DES MOINES, Iowa — Not every Iowa Democrat is cheering for Hillary Rodham Clinton to run for president. Some have a gnawing desire for someone else.
Whether that yearning stems from real political differences with Clinton or simply interest in a new face, these Iowans aren’t shy about saying so.
“I want to see what others do, like Elizabeth Warren,” says Nancy Bobo, one of President Barack Obama’s earliest supporters in the state. Warren, a senator from Massachusetts, has said she’s not running, but her name comes up nonetheless.
“No one thought there was any room for anyone else in 2008,” Bobo says, “and there was.”
Bobo was not the only one in the crowd at Sunday’s Harkin Steak Fry who wasn’t wearing a “Ready for Hillary” sticker. Hundreds of volunteers for a political action committee set up for a potential Clinton candidacy handed out the stickers during retiring Sen. Tom Harkin’s farewell event in rural Iowa.
Both Clinton and her husband, former President Bill Clinton, spoke at Harkin’s fundraiser. Her reception from thousands of Iowa Democratic true believers, though enthusiastic, came with some restraint. There were no chants of “Run, Hillary, run,” perhaps reflecting activists’ understanding that Clinton represents the party’s best chance of winning but might lack the spark for a movement like Obama’s candidacy in 2007.
Maryland Gov. Martin O’Malley has been the Democrats’ busiest potential Clinton alternative. This year, he has come to Iowa three times and contributed $31,500 directly to candidates. He also is the only White House prospect paying staff — 11 of them this fall — to work on Iowa campaigns.
Former Montana Gov. Brian Schweitzer and former Sen. Jim Webb of Virginia have headlined Democratic activist events in Iowa and met with candidates and key groups, such as labor unions. Minnesota Sen. Amy Klobuchar has been to Iowa twice since 2013, and plans to headline the state Democratic Party’s annual fall fundraiser in October. Liberal independent Sen. Bernie Sanders of Vermont has visited Iowa and was holding town hall-style meetings in the state the same day Clinton appeared with Harkin.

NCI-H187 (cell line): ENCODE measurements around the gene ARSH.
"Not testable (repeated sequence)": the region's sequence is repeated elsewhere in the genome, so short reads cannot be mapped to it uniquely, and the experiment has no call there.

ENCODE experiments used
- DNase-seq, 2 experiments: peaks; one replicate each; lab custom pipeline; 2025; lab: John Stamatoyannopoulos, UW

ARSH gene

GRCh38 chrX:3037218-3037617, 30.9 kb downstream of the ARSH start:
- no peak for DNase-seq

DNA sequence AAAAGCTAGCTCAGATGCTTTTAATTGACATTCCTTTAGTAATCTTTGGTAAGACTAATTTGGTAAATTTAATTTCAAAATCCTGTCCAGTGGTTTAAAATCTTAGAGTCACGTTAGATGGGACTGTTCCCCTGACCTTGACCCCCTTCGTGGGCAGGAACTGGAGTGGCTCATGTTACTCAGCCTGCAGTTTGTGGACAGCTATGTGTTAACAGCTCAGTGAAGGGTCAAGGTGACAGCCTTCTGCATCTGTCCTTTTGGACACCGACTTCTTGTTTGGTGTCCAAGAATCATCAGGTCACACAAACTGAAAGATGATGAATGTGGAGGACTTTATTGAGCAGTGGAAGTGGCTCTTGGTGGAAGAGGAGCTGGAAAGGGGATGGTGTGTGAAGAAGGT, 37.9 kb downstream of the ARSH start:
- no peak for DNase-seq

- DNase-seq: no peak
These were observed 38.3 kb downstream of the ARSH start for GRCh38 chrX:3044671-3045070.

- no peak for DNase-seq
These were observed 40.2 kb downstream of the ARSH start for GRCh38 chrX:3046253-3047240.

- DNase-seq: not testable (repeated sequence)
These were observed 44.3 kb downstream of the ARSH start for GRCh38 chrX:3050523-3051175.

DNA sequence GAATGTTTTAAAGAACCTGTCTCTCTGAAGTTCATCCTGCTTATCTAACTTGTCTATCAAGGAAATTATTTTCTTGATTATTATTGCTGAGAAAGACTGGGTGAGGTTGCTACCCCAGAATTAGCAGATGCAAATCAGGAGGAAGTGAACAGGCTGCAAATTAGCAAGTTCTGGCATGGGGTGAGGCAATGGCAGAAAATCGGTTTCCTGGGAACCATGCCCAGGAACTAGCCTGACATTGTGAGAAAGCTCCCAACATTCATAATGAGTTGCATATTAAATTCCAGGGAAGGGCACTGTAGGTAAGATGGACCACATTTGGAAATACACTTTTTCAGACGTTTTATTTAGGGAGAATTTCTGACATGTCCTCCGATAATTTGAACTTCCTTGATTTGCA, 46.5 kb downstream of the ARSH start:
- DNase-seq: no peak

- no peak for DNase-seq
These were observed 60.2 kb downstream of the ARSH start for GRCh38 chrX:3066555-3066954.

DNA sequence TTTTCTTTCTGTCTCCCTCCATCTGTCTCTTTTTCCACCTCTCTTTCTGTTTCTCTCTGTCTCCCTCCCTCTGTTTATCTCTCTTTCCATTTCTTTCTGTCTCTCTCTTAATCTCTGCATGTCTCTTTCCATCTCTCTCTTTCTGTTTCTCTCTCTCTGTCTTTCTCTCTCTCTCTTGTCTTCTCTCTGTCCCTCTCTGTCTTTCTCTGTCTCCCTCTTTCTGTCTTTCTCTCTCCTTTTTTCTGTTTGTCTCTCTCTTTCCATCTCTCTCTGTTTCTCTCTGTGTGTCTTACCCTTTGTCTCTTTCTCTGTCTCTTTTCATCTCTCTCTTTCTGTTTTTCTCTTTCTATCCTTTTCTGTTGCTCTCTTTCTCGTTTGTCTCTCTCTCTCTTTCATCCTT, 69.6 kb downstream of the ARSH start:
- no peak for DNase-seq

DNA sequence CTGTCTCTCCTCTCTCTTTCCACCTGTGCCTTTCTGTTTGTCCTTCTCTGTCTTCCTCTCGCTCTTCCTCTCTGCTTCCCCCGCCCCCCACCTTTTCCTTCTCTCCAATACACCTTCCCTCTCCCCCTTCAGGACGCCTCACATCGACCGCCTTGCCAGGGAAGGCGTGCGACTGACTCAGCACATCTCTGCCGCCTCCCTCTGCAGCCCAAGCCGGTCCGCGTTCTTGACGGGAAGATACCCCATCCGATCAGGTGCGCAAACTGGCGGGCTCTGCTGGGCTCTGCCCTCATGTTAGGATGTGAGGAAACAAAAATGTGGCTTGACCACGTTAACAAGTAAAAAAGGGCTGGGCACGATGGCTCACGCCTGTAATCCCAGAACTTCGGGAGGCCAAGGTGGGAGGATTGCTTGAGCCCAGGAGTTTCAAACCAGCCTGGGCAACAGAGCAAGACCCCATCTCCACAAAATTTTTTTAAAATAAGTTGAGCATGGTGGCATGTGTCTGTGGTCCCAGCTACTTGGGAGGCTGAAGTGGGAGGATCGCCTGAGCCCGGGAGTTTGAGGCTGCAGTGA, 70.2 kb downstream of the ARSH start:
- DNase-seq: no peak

Warren hasn’t visited Iowa but is hosting a fundraiser for Senate candidate Bruce Braley in October.
Vice President Joe Biden, meanwhile, has kept in close touch with Iowans for decades — through a pair of campaigns for president, first in the late 1980s and then again 20 years later. Meeting with Democratic candidates in Des Moines was part of his agenda on a trip to the state Wednesday.
Certainly, Clinton would enter Iowa the overwhelming favorite. A CNN/Opinion Research poll taken the week before she came to the steak fry showed her the favorite among 53 percent of registered Democrats, with Biden a far distant second at 15 percent.
Clinton had a disappointing third-place finish in the Iowa caucuses in 2008. Harkin has said that she ran a good campaign that year but that Obama’s was just better.
“If Hillary runs, it will be a steep hill for anyone else,” Harkin said, noting that the others may be angling for the vice presidential nomination, or practicing for a future campaign.
Still, Democrats benefit from a competitive field. Even in 2000, when Vice President Al Gore was the heavy favorite, the challenge from liberal former New Jersey Sen. Bill Bradley in Iowa forced Gore to sharpen his approach. The same was true in 2004, when Howard Dean gathered early steam in Iowa and forced Massachusetts Sen. John Kerry, the eventual winner, to become more aggressive.
Obama’s anti-war position, soaring oratory and well-organized campaign brought huge numbers of new participants to the caucuses in 2008. Clinton’s campaign did that, too, but Obama’s win wounded her candidacy by quickly showing that the heavy favorite was vulnerable.
On Sunday, Clinton sought to endear herself to the president’s supporters in Iowa.
“We went from rivals to partners to friends, and sometimes we would even reminisce about old days,” she said.
Iowa Democrats remain open-minded and plan to consider the field as it presents itself, several interviewed said.
“At this point I’m torn between her and Joe Biden,” said Selina Delp of Perry, who supported Obama in 2008. “I’m up in the air.”
Darcie Hansen of Des Moines supported Biden in 2008, but she expects to support Clinton this time, in part because she appears to be the dominant favorite. She admires Clinton’s determination and toughness.
“She’s no bull, and she’ll tell it like it is,” Hansen said. “They aren’t going to push her around.”
THOMAS BEAUMONT AND CATHERINE LUCEY, Associated Press
Associated Press writer Ken Thomas contributed to this report from Iowa.